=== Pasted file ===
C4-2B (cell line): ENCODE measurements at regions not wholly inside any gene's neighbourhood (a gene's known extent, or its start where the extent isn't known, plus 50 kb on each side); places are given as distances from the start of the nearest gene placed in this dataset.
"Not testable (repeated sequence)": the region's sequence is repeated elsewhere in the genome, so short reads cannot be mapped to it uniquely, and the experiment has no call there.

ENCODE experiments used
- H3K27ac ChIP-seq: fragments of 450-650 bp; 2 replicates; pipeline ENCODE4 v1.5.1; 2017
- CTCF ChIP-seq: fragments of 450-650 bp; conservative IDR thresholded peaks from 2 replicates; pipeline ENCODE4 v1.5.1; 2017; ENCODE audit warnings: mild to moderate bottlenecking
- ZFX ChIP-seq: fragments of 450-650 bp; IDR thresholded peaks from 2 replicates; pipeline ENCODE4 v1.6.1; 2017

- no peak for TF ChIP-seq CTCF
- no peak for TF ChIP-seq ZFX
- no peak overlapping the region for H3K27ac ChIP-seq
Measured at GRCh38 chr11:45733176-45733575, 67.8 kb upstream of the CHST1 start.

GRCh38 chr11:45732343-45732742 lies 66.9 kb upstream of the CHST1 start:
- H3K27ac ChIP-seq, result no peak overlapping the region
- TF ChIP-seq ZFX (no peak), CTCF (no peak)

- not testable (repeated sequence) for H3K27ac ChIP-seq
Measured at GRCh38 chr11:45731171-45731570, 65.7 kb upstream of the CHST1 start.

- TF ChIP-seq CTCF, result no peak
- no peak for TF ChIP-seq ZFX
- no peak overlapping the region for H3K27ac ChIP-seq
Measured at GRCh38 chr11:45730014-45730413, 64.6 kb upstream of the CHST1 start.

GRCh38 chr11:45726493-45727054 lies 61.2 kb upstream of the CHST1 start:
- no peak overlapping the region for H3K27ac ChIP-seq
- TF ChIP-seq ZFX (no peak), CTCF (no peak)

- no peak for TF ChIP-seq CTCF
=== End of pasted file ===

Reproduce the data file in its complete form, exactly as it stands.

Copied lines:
C4-2B (cell line): ENCODE measurements at regions not wholly inside any gene's neighbourhood (a gene's known extent, or its start where the extent isn't known, plus 50 kb on each side); places are given as distances from the start of the nearest gene placed in this dataset.
"Not testable (repeated sequence)": the region's sequence is repeated elsewhere in the genome, so short reads cannot be mapped to it uniquely, and the experiment has no call there.

ENCODE experiments used
- H3K27ac ChIP-seq: fragments of 450-650 bp; 2 replicates; pipeline ENCODE4 v1.5.1; 2017
- CTCF ChIP-seq: fragments of 450-650 bp; conservative IDR thresholded peaks from 2 replicates; pipeline ENCODE4 v1.5.1; 2017; ENCODE audit warnings: mild to moderate bottlenecking
- ZFX ChIP-seq: fragments of 450-650 bp; IDR thresholded peaks from 2 replicates; pipeline ENCODE4 v1.6.1; 2017

- no peak for TF ChIP-seq CTCF
- no peak for TF ChIP-seq ZFX
- no peak overlapping the region for H3K27ac ChIP-seq
Measured at GRCh38 chr11:45733176-45733575, 67.8 kb upstream of the CHST1 start.

GRCh38 chr11:45732343-45732742 lies 66.9 kb upstream of the CHST1 start:
- H3K27ac ChIP-seq, result no peak overlapping the region
- TF ChIP-seq ZFX (no peak), CTCF (no peak)

- not testable (repeated sequence) for H3K27ac ChIP-seq
Measured at GRCh38 chr11:45731171-45731570, 65.7 kb upstream of the CHST1 start.

- TF ChIP-seq CTCF, result no peak
- no peak for TF ChIP-seq ZFX
- no peak overlapping the region for H3K27ac ChIP-seq
Measured at GRCh38 chr11:45730014-45730413, 64.6 kb upstream of the CHST1 start.

GRCh38 chr11:45726493-45727054 lies 61.2 kb upstream of the CHST1 start:
- no peak overlapping the region for H3K27ac ChIP-seq
- TF ChIP-seq ZFX (no peak), CTCF (no peak)

- no peak for TF ChIP-seq CTCF